politic

adjective
pol·​i·​tic | \ ˈpä-lə-ˌtik How to pronounce politic (audio) \

Definition of politic

1 : political
2 : characterized by shrewdness in managing, contriving, or dealing
3 : sagacious in promoting a policy
4 : shrewdly tactful

Synonyms & Antonyms for politic

Synonyms

Antonyms

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expedient, politic, advisable mean dictated by practical or prudent motives. expedient usually implies what is immediately advantageous without regard for ethics or consistent principles. a politically expedient decision politic stresses judiciousness and tactical value but usually implies some lack of candor or sincerity. a politic show of interest advisable applies to what is practical, prudent, or advantageous but lacks the derogatory implication of expedient and politic. sometimes it's advisable to say nothing

suave, urbane, diplomatic, bland, smooth, politic mean pleasantly tactful and well-mannered. suave suggests a specific ability to deal with others easily and without friction. a suave public relations coordinator urbane implies high cultivation and poise coming from wide social experience. an urbane traveler diplomatic stresses an ability to deal with ticklish situations tactfully. a diplomatic negotiator bland emphasizes mildness of manner and absence of irritating qualities. a bland master of ceremonies smooth suggests often a deliberately assumed suavity. a smooth salesman politic implies shrewd as well as tactful and suave handling of people. a cunningly politic manager

Did you know?

Politic behavior in class always requires a respectful attitude toward your teacher. It's never politic to ask for a raise when your boss is in a terrible mood. And once teenagers learn to drive, they quickly learn the politic way to ask for the car—that is, whatever gets the keys without upsetting the parents. As you can see, politic can be used for many situations that have nothing to do with public politics.

Examples of politic in a Sentence

It would not be politic to ignore them. the actor is politic in discussing the aborted film project, being content to say that there were “creative differences”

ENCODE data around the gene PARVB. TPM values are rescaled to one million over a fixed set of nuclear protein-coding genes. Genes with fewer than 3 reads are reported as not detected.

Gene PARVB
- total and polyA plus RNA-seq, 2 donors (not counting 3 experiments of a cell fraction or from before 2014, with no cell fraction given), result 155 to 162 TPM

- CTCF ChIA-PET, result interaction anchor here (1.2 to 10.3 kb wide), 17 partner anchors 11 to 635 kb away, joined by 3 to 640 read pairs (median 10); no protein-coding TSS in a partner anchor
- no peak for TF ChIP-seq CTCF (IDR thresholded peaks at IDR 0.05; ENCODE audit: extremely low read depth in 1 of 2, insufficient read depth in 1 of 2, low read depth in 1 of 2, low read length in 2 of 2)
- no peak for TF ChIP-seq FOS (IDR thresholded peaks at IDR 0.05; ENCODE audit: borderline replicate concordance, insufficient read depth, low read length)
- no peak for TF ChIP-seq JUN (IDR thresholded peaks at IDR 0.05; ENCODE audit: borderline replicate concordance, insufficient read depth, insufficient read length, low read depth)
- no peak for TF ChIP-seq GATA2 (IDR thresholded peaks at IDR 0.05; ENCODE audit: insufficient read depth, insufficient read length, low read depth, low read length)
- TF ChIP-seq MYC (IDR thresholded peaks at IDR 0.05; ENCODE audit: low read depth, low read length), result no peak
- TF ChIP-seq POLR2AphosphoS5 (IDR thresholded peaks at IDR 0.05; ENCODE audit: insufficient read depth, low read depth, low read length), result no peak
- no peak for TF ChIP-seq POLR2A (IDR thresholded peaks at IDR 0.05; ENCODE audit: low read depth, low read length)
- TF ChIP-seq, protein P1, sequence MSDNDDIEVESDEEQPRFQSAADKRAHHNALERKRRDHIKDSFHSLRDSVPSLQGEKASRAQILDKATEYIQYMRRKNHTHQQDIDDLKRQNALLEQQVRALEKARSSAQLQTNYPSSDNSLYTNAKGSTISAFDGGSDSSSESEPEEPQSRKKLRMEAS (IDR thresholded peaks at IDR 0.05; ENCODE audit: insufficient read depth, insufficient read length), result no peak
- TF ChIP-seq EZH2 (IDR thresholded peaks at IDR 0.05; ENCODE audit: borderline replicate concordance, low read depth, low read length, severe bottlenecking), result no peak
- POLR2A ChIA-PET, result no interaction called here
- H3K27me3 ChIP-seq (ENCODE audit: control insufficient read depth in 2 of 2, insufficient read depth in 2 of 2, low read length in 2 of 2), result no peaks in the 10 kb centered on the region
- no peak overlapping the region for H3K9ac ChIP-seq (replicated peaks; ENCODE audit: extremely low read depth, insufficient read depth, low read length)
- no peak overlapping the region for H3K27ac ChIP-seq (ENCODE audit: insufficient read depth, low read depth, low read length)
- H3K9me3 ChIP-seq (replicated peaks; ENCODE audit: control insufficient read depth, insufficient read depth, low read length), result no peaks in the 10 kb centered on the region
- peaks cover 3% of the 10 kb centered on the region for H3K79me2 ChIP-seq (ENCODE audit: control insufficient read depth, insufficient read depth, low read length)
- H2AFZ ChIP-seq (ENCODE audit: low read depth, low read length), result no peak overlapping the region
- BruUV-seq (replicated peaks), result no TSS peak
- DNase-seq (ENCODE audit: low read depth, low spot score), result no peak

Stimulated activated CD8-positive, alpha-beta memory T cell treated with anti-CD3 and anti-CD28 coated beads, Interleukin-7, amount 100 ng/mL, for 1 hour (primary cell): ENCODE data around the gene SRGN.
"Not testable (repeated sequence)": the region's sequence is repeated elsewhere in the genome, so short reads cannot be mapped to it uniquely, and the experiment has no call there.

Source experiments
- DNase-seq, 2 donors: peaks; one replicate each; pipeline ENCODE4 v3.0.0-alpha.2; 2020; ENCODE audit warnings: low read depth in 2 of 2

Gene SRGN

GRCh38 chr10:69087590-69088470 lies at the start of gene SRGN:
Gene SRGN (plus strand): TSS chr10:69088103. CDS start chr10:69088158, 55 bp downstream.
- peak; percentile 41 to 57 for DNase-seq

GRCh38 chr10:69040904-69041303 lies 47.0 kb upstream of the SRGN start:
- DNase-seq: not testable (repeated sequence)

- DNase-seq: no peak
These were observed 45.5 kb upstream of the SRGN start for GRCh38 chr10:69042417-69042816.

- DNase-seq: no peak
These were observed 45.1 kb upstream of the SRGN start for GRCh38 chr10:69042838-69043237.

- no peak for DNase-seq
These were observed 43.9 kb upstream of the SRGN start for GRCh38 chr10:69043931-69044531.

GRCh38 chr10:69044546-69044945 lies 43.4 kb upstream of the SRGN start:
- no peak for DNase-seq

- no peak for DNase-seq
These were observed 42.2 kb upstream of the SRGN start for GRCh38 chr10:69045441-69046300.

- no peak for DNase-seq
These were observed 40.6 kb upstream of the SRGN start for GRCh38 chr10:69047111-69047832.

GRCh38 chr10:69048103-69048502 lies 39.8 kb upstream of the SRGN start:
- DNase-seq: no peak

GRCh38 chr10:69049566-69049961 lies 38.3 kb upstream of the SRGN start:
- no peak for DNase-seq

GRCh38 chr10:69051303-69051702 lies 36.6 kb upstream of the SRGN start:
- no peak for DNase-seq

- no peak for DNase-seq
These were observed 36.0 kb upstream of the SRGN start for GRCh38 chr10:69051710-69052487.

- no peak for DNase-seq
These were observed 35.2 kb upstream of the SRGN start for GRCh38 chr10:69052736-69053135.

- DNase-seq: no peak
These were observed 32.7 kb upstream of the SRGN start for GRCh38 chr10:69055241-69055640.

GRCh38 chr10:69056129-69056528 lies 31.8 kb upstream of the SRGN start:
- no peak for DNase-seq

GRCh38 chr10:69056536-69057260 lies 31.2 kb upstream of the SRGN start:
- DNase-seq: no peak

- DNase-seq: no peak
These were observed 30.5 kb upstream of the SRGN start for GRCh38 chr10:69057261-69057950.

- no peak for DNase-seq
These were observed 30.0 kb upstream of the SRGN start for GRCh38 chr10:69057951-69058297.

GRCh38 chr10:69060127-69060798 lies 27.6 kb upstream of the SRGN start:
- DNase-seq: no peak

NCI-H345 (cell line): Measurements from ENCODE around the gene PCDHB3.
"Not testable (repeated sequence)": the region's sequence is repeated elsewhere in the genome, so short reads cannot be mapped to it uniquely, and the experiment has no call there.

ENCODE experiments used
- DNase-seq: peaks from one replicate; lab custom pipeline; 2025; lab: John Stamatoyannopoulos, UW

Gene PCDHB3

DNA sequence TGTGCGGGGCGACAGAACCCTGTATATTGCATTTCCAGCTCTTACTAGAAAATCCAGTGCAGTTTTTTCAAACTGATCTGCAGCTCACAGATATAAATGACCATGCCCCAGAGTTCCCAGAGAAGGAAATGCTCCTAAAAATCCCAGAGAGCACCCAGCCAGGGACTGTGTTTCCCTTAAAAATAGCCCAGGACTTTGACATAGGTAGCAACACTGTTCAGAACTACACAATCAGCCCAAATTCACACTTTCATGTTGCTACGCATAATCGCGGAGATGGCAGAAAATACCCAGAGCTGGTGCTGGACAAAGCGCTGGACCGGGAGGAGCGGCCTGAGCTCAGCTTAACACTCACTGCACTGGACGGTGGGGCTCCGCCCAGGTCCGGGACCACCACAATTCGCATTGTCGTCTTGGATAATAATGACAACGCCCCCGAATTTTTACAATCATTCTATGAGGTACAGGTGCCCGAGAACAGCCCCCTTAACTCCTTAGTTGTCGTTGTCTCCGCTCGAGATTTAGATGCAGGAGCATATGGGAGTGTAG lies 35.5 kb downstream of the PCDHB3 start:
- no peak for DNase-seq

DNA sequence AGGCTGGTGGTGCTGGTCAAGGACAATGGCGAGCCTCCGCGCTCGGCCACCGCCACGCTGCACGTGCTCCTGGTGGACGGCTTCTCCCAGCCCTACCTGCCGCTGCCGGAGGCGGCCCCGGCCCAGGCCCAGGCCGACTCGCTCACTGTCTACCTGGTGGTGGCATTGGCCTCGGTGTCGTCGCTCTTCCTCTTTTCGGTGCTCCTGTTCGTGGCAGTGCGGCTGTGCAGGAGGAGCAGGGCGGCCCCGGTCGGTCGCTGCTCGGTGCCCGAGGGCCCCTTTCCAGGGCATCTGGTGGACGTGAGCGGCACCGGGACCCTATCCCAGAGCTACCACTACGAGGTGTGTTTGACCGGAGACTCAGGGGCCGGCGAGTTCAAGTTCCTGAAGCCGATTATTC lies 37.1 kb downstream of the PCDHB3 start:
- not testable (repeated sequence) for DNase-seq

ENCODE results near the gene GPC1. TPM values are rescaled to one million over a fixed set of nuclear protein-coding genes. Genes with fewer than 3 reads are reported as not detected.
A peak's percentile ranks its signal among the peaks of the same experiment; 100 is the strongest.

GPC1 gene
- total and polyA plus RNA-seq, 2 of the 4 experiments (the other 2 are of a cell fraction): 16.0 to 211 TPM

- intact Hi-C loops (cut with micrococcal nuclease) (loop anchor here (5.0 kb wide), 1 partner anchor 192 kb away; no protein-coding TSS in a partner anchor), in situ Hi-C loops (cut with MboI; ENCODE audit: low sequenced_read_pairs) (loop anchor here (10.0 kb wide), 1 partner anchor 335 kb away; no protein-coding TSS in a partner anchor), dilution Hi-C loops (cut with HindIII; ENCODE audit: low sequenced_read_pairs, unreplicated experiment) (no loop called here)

Recent Examples on the Web For his part, Márki-Zay didn’t give the most politic concession speech. John Fund, National Review, 5 Apr. 2022 But some of those friends were decidedly less politic when contacted by a reporter. New York Times, 16 Oct. 2021 Meanwhile, as the early promise of a coronavirus-free summer has given way to new mask mandates and other restrictions, public hostility toward vaccine holdouts has spurred accusations of politic grandstanding, ignorance and selfishness. Anchorage Daily News, 31 July 2021 Even the ever-politic Hough couldn't come to the animal rescue for the second week. Bryan Alexander, USA TODAY, 29 Sep. 2020 These actions would be politic as well as morally correct, insuring that the Democratic Party’s most reliable base will be able to vote unimpeded in the 2022 midterms. Jelani Cobb, The New Yorker, 28 Sep. 2020 The mass stoppage wasn't due to the coronavirus, but outrage over another pandemic, that of racial injustice, politic brutality, and the disregard for Black lives. Claire Zillman, Fortune, 27 Aug. 2020 Included with the politic petition were cellphone photos of Cole giving the Nazi salute and standing in front of the Auschwitz death camp in Germany. Phil Helsel, NBC News, 19 Oct. 2019 That included Erniece Winfield, who tried to politic for her son, Antoine Jr., to be drafted onto the Red Bulls. Andy Greder, Twin Cities, 4 Oct. 2019 See More

These example sentences are selected automatically from various online news sources to reflect current usage of the word 'politic.' Views expressed in the examples do not represent the opinion of Merriam-Webster or its editors. Send us feedback.

First Known Use of politic

15th century, in the meaning defined at sense 1

History and Etymology for politic

Middle English politik, pollitique "of spiritual or secular governance, political, sagacious, prudent," borrowed from Middle French & Latin; Middle French politique "of the state, political, of the regulation of social behavior," borrowed from Latin polīticus "of civil government, political" (Medieval Latin, "judicious, prudent"), borrowed from Greek polītikós "of citizens, civic, made up of citizens, of a statesman, of a state, political, public," from polī́tēs "citizen, freeman" + -ikos -ic entry 1 — more at police entry 1

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The first known use of politic was in the 15th century

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Last Updated

8 Apr 2022

Cite this Entry

“Politic.” Merriam-Webster.com Dictionary, Merriam-Webster, https://www.merriam-webster.com/dictionary/politic. Accessed 28 May. 2022.

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Nglish: Translation of politic for Spanish Speakers

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